I loved Poznan. Having gone in November it was cold and grey but wandering around the Old Market Square with all the brightly coloured buildings I soon forgot the Polish wintery weather. It is such a vibrant city, full of fabulous cafes and eateries, a great choice of accommodation and everything is very reasonably priced.
Old Market Square
In the heart of the city is a huge square with the 14th Century Town Hall in the centre and lined with 16th Century merchant houses and fountains on each of the four corners. It is an Instagrammers delight.
As well as the many drinking and dining options around the square, all the streets running out from the square are filled with a plethora of cafes, restaurants and bars. The city really came alive in the evening.
Eating and drinking
Having wandered around we had seen so many restuarants that we took to Trip Advisor to get an idea of where to go. We were not disappointed in any of our choices.
When in Poland, the obvious choice of cuisine is Italian. In fact, throughout the whole of Europe you can always find a trusty Italian restaurant. This place is really cute and it felt like you had been invited into an Italian momma’s home for something she’d just whipped up in the kitchen.
We both enjoyed our pizza with its thin, crispy base and delicious toppings.
Weranda Caffe is quite possibly the most gorgeous little cafe I’ve been to. It is renowned for its abundance of hanging garlands which are regularly changed to reflect the season as well as its cosy atmosphere and friendly service.
We were lucky to get a table as a number of people were turned away whilst we were there as it was full. I’m so glad we did get a seat as my bacon, brie and pear baguette was A-MAZ-ING.
Located just off the main square, the funky interior of Gramofon Nalesnikarnia caught my eye every time I went past. They serve crepes with a variety of fillings both savoury and sweet.
We called into Columbus for some pre dinner drinks. We liked it so much that we went back for post dinner drinks too.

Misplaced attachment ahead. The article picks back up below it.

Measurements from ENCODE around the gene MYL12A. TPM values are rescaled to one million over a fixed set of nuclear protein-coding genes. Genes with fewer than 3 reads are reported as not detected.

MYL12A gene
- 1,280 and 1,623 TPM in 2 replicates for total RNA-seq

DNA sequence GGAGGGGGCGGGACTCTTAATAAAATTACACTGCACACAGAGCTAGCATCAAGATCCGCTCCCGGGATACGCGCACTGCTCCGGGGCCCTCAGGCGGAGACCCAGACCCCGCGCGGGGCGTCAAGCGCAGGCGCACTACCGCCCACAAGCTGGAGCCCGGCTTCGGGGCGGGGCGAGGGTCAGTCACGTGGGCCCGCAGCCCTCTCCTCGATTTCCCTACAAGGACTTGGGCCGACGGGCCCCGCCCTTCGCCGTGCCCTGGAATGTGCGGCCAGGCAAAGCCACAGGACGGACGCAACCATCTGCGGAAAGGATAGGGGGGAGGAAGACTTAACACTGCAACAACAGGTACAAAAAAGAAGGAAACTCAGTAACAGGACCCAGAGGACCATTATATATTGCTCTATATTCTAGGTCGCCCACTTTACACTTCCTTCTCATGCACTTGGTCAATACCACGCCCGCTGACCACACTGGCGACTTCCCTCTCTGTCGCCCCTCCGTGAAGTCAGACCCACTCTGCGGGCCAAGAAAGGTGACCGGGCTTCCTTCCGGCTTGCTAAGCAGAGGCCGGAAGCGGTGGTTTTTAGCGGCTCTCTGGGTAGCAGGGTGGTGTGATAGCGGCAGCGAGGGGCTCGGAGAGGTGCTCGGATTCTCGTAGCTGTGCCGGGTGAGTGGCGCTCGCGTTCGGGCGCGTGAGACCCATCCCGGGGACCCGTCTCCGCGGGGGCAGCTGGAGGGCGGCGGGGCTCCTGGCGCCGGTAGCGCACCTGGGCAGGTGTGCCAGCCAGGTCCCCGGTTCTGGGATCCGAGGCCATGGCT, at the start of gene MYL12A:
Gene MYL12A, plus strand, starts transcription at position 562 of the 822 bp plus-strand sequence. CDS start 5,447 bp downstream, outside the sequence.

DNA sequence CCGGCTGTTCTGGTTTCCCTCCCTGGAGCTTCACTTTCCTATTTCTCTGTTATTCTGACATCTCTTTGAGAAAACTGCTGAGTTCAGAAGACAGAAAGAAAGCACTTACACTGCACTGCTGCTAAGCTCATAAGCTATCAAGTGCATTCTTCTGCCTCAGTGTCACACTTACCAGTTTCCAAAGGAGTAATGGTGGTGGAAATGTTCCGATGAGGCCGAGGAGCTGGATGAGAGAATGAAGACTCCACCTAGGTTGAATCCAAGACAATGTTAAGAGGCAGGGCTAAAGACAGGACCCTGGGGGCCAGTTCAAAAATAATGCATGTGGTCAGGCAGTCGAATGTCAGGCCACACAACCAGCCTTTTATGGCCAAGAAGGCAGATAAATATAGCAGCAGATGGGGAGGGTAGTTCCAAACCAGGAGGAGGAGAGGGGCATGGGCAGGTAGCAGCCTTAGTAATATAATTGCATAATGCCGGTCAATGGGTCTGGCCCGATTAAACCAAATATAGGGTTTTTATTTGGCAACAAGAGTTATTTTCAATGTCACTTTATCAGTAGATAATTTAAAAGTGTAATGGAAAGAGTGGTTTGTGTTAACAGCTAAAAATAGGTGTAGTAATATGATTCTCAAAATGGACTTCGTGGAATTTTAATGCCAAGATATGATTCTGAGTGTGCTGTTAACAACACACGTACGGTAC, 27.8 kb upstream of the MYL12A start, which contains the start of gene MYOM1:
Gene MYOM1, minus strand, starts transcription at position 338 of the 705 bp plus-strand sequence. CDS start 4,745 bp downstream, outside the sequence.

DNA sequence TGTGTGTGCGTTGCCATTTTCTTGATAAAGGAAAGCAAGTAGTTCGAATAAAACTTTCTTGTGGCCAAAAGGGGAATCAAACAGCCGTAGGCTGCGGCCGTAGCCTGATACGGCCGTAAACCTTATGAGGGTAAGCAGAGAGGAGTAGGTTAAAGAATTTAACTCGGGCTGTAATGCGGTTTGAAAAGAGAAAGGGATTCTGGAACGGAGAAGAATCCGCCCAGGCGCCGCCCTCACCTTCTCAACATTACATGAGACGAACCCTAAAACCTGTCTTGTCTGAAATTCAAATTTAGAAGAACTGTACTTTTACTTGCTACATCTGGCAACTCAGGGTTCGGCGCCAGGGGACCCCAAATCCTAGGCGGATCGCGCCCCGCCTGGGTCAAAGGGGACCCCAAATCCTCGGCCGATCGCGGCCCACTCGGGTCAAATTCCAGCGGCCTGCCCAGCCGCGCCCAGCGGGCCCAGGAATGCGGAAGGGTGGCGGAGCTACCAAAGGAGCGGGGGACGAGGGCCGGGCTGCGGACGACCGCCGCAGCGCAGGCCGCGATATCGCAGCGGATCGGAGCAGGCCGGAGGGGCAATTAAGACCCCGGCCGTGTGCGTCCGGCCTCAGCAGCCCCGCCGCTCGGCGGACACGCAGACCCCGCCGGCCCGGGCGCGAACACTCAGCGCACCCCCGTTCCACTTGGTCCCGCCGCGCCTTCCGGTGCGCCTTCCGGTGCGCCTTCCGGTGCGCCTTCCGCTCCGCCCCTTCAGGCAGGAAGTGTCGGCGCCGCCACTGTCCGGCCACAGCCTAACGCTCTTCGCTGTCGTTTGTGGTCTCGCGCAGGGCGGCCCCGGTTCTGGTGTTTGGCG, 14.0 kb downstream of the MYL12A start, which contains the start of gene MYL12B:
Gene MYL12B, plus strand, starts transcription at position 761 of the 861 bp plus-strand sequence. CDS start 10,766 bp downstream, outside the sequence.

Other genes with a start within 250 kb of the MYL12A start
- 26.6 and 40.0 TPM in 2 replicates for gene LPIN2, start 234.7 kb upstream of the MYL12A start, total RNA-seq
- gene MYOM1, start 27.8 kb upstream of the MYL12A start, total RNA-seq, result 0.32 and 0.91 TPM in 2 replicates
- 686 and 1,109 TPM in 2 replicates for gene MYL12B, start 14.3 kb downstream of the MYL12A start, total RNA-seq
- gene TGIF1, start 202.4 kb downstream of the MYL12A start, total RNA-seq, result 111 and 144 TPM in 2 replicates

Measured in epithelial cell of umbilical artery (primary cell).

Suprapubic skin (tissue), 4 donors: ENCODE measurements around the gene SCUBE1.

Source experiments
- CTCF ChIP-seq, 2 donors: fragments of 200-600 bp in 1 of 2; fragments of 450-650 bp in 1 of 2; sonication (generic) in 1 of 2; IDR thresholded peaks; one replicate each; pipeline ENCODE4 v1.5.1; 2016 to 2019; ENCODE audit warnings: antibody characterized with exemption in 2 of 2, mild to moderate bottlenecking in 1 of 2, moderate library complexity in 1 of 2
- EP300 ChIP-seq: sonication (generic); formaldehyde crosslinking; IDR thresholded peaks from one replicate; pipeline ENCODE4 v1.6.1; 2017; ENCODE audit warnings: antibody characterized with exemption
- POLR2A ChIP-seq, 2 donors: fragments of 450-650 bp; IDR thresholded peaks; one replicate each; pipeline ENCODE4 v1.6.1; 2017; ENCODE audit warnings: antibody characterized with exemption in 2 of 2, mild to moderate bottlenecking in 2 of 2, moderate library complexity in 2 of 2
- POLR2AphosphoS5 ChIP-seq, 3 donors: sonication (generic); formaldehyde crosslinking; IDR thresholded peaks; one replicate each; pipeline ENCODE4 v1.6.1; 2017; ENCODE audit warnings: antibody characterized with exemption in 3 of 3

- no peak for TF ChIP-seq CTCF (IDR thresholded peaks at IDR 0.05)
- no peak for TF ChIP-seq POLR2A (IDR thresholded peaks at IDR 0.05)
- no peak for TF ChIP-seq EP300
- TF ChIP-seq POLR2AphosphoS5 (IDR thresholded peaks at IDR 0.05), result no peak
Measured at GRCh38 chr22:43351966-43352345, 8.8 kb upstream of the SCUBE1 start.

We enjoyed sitting around the traditional style wooden bar but beyond the front bar area we also found a labyrinth of little rooms to sit in.
As we walked into Ratuszova we were shown to our table downstairs. We had made a reservation as it seemed like a popular place and we were given a lovely table tucked away in an arched roof corner. The decor was very elaborate and every table was filled with diners.
I would describe the food at Ratuszova as ‘posh Polish food’. I cautiously ordered the traditional Polish soup served in bread followed by the wild boar dumplings.
The food was absolutely delicious and we were both delighted with our selections.
We spent a crisp and fresh afternoon in Park Cytadella which is about a 20 minute walk from the Old Market Square. As it was late autumn we were treated to all the fiery colours of the leaves for their final few days before winter set in.
It was a chilly Polish afternoon but fortunately I had my trusty ear muffs to keep me warm.
The park is on the site of the former Fort Winiary which served as the German army’s last point of resistance in the battle of Poznan in 1945. In the 1960’s it was developed into Park Cytadela and houses a military museum and cemetery.
During our visit to Poznan we stayed in Hotel Brovaria which is also a brewery and restaurant in the main square. The location was perfect.
The room was spacious, clean and well kept although we did have to walk through the beer hall to get to our room, which could become a little raucous in the evenings. Fortunately the sound did not travel to our room.
We weren’t blown away by the breakfast. The first morning we got down for the final hour of serving to find virtually nothing left. We were offered eggs but they seemed to take a while to arrive and there wasn’t anything left to have them with. The next day we learned from our mistake and got down there nice and early. There was a much better selection.
We enjoyed a drink in the bar a few times during our stay. There was a nice atmosphere in there and Stuart enjoyed the beer.